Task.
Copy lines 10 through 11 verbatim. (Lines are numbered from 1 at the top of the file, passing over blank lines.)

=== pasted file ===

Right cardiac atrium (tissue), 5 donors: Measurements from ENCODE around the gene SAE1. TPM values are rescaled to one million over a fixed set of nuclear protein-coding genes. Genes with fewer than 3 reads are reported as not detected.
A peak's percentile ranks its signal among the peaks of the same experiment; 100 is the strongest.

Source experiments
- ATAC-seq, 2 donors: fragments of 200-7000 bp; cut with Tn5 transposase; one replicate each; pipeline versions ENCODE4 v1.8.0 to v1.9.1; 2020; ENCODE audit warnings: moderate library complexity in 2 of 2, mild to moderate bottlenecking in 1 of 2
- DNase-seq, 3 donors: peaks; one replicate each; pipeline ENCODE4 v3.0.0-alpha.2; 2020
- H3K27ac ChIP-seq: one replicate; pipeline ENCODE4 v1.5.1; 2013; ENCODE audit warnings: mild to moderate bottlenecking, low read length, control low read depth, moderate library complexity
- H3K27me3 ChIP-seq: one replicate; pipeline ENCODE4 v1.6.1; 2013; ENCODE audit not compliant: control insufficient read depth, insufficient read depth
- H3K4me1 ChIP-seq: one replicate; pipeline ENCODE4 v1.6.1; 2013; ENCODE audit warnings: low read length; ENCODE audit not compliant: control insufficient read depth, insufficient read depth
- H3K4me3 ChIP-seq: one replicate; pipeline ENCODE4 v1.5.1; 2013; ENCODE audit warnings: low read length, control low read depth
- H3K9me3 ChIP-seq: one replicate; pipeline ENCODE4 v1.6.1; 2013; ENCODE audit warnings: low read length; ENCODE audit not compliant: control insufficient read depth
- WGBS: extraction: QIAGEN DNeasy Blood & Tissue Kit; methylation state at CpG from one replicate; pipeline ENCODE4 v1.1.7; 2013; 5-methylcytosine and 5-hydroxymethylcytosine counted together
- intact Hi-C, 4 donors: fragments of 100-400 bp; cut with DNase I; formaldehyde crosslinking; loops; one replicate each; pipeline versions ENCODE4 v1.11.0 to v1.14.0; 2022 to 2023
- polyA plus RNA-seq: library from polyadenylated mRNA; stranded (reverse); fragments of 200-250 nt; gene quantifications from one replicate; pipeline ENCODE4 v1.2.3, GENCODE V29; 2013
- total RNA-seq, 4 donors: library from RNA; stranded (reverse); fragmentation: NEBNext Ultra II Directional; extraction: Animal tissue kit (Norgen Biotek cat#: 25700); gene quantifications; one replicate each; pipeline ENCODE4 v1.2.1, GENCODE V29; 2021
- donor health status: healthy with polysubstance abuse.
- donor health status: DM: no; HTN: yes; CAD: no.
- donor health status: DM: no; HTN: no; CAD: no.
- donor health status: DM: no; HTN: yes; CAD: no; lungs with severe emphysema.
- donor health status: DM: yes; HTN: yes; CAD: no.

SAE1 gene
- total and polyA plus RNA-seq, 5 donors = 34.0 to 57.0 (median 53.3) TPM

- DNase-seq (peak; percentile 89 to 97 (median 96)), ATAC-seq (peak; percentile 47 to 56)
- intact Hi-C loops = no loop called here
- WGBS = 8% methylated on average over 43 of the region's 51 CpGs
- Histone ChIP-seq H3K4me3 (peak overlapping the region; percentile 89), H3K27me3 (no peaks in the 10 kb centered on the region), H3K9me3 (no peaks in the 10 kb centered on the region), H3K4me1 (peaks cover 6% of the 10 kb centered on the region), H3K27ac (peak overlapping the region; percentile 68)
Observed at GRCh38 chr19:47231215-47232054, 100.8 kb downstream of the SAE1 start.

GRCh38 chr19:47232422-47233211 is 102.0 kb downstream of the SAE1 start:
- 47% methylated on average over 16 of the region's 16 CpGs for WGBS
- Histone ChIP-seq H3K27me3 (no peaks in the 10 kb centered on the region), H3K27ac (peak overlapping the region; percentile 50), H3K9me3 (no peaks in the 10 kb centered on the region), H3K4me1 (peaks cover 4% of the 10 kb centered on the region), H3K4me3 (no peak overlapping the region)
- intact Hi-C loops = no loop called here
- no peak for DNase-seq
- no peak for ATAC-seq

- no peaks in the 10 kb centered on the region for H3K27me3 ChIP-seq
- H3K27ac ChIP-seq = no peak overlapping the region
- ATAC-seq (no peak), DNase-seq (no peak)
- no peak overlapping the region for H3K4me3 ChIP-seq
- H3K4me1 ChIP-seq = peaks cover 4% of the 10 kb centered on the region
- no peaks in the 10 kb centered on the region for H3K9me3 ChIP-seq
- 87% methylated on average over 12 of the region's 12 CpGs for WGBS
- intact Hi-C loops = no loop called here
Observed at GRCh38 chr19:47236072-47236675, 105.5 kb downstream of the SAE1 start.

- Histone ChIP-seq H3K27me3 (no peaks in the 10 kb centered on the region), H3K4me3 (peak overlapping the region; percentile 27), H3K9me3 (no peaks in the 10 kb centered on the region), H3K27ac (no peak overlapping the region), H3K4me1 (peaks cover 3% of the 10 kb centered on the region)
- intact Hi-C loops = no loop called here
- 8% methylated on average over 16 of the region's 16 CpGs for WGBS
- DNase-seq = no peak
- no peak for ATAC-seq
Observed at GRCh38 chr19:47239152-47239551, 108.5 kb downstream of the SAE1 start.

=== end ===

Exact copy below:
- H3K9me3 ChIP-seq: one replicate; pipeline ENCODE4 v1.6.1; 2013; ENCODE audit warnings: low read length; ENCODE audit not compliant: control insufficient read depth
- WGBS: extraction: QIAGEN DNeasy Blood & Tissue Kit; methylation state at CpG from one replicate; pipeline ENCODE4 v1.1.7; 2013; 5-methylcytosine and 5-hydroxymethylcytosine counted together